How much of a roll is Hyundai on? We held this review in favor of another stylish small car — the brand new Hyundai Veloster. That wasn't meant as a slight to the Elantra, which we had been eager to drive. Hyundai's compact sedan was totally redesigned for 2011 in the image of the hot-selling Sonata and its "Fluidic Sculpture" look.
Appearance: At first glance, the elegant Elantra is easily mistaken for its big brother, the Sonata; both share sculpted lines that make them appear to be in motion even when standing still. Peter thinks the design works even better on the smaller Elantra. In a field of mostly bland compact sedans, the curvy Elantra stands out with its sporty, coupelike profile, prominent upswept headlights and silver-accented hexagonal grille.
Performance: Despite its looks, the Elantra is not sporty, but it is fuel efficient, getting an estimated 29 mpg in the city and 40 in highway driving. The 1.8-liter 4-cylinder is more than adequate for comfortable acceleration and interstate merging. We thought the 6-speed automatic, which comes standard on the Limited trim and optional in the GLS, shifted precisely and smoothly, even under hard accelerations. Our Limited tester rode on 17-inch wheels and had a planted feel for a small car, with handling response that, if not overly nimble, gives enough feedback for a pleasant driving experience.
Interior: The expansive cabin feels more like a midsize sedan. Peter and one of our taller colleagues, who is 6 feet 5, had enough head- and legroom, and we felt that without a sunroof, the fit would be even better. Another thing that made Peter wish for a better fit was the driver's seating position. He couldn't quite find a good angle in the otherwise comfortable leather seats on a trip to Tallahassee. Elsewhere in the cabin, the materials — even the plastic — were a nice combination of textures and trim that made for a more expensive look. The fit and finish were excellent. The buttons on the sloped center console are simple and easy to use, with the silver accent trim giving it a slightly futuristic vibe. The large gauges in the instrument panel — tach, speedometer and the digital info readout — are sharp and easy to read. The cabin, as with most cars in this class, allows some road noise to intrude, but not enough to be annoying. Navigation and rearview camera weren't on our tester, but they're available as an option.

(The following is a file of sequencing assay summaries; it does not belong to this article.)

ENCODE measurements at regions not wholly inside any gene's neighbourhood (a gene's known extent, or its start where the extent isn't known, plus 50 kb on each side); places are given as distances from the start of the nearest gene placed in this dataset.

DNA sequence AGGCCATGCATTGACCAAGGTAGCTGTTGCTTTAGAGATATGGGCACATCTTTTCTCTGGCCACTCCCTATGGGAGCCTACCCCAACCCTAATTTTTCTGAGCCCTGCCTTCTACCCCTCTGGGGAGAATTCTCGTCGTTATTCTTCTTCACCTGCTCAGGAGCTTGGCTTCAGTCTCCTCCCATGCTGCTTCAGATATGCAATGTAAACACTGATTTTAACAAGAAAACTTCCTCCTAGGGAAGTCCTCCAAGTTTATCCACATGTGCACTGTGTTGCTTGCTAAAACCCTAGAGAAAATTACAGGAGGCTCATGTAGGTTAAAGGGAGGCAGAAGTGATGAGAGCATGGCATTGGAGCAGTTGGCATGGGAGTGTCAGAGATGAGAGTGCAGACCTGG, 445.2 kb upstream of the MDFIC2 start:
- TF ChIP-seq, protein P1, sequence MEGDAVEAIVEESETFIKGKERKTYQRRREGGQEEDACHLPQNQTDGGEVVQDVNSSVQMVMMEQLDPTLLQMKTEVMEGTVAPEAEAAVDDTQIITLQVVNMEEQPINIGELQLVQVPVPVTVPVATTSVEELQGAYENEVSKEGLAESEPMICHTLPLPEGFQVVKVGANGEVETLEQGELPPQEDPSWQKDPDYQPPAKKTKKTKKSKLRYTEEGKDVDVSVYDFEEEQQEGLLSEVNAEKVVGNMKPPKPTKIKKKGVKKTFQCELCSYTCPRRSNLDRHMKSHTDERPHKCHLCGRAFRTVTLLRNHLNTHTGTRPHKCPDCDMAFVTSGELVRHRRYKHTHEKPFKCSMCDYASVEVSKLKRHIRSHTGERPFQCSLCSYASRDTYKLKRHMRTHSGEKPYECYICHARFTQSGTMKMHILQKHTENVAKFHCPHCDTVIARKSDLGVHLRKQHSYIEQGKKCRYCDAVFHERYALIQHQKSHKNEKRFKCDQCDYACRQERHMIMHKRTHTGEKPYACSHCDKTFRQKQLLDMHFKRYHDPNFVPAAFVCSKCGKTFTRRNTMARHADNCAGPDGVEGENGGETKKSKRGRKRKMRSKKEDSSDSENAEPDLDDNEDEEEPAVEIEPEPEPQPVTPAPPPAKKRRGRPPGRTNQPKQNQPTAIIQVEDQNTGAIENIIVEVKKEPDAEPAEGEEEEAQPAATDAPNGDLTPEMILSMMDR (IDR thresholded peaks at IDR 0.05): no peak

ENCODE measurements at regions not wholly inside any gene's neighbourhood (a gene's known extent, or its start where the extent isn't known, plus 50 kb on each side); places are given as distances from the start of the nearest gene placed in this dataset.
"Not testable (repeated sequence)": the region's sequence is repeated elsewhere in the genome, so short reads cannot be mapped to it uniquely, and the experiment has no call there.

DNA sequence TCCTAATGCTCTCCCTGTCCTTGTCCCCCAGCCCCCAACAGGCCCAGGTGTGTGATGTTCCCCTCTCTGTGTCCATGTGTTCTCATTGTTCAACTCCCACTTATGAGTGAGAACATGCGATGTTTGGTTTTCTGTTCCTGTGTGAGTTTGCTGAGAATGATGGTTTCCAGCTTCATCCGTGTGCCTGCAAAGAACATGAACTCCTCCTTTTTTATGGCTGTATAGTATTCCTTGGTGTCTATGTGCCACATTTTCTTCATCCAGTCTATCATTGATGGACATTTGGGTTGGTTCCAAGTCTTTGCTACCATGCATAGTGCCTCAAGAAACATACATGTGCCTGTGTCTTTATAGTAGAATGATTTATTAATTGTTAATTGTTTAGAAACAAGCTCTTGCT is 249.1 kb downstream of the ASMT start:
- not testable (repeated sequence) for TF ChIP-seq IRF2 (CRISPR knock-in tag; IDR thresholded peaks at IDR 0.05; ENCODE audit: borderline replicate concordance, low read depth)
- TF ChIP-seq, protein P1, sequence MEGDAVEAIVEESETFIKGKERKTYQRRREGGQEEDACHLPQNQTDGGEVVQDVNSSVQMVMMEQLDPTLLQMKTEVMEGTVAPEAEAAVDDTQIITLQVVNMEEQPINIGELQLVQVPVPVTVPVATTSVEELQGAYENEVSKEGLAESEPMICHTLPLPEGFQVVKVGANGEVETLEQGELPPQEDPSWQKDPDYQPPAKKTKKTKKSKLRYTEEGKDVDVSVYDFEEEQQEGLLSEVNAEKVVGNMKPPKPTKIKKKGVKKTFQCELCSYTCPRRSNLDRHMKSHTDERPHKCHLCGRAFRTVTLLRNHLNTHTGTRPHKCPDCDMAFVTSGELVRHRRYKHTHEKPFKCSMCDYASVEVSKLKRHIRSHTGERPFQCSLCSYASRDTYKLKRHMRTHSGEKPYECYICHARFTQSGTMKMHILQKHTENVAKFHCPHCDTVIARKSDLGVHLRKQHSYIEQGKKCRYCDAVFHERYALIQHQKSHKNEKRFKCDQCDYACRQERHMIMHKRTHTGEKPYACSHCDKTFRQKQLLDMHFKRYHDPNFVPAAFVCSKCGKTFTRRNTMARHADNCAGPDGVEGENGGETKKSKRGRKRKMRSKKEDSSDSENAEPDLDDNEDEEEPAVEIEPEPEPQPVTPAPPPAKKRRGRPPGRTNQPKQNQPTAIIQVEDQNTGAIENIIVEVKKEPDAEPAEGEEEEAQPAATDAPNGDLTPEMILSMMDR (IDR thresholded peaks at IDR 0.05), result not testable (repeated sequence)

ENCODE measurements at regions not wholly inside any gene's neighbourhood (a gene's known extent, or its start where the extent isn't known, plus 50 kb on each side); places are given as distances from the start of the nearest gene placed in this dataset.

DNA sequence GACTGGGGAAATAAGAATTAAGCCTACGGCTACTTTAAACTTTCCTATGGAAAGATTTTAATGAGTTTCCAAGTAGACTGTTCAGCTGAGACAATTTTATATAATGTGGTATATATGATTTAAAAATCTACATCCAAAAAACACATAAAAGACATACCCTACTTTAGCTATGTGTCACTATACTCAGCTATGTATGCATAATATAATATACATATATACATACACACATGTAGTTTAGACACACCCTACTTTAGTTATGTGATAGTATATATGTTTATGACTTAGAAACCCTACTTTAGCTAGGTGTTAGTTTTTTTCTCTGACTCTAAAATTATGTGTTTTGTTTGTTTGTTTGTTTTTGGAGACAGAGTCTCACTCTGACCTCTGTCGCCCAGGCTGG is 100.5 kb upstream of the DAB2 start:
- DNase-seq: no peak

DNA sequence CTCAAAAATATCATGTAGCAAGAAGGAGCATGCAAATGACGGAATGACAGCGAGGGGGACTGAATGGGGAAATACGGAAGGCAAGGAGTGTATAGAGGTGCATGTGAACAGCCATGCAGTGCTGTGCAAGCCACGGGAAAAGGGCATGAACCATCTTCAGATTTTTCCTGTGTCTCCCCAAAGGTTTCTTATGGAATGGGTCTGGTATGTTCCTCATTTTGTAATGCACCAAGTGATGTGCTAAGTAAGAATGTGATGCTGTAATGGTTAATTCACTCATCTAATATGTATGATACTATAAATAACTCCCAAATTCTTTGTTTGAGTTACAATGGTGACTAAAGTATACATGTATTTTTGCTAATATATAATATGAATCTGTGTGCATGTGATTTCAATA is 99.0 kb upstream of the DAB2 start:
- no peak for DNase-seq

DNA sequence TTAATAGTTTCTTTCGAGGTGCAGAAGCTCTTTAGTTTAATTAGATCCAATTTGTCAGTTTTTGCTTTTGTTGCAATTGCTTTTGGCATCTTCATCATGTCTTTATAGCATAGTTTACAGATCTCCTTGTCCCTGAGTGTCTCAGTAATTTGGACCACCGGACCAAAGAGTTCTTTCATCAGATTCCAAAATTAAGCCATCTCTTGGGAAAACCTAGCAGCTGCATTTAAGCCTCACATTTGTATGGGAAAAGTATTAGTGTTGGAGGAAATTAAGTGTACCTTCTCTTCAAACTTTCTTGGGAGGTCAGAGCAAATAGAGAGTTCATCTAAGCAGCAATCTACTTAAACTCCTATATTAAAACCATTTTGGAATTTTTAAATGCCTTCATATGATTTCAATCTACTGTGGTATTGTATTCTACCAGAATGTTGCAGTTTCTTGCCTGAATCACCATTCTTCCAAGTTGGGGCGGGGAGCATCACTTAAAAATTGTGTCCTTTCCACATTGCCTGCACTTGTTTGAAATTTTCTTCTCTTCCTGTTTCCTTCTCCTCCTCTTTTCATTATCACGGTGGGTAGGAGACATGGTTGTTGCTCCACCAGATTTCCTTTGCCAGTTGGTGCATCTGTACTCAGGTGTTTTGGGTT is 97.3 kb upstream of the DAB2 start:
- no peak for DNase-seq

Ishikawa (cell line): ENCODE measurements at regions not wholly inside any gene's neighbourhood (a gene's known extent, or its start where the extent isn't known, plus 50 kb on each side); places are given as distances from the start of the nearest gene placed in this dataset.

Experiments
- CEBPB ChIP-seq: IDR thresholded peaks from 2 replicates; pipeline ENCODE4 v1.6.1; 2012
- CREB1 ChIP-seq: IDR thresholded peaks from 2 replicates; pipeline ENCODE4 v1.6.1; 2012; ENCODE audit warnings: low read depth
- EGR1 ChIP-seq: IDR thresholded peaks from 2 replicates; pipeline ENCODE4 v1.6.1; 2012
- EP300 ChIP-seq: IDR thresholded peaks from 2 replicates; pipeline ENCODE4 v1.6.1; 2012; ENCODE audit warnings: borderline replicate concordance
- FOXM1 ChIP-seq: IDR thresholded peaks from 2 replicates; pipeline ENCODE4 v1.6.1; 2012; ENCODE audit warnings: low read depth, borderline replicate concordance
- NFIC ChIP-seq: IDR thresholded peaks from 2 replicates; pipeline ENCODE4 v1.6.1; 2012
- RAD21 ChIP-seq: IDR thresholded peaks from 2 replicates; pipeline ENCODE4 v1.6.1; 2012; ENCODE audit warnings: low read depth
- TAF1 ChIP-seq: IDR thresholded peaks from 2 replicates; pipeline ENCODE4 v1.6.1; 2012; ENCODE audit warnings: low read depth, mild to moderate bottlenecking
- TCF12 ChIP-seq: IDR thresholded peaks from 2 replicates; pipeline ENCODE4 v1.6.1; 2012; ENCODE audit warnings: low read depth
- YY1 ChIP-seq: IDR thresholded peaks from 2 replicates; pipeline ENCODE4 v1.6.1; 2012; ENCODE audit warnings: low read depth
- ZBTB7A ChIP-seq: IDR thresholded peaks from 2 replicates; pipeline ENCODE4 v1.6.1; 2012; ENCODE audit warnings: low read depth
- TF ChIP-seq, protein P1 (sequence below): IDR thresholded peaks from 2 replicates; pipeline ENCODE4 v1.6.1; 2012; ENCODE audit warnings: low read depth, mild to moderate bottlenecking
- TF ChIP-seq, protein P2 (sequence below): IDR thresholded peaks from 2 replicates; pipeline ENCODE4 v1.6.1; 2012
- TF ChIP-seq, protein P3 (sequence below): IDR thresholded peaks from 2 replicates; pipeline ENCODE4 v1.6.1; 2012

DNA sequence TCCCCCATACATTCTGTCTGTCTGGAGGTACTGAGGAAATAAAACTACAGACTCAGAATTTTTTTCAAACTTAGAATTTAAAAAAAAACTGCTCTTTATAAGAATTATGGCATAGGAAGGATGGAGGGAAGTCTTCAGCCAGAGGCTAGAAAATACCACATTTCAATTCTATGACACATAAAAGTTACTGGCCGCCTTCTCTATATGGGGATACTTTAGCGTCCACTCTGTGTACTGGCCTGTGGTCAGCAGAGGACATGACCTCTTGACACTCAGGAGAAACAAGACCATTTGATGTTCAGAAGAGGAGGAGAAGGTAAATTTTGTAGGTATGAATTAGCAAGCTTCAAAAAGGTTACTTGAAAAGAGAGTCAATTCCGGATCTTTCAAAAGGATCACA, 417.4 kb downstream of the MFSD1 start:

Our 3 favorites
Trunk: Lots of space. I moved all of my daughter's belongings to college in it and only needed half the backseat for overflow.
Design: I agree with Lyra. It's best in class.
Headroom: Great for a compact sedan.
Fluidic sculpture design: Modern and attractive. A standout in a class of vanilla.
Console: Sleek and simple. Built narrow to allow for more legroom.
Price: $20k for this Limited trim. Not bad at all.
The bottom line: What's not to like? Roomy, stylish, good gas mileage and lots of features for the money — even in the base model. If it lacks anything, it's the sportiness of some of its competitors, but that's a quibble.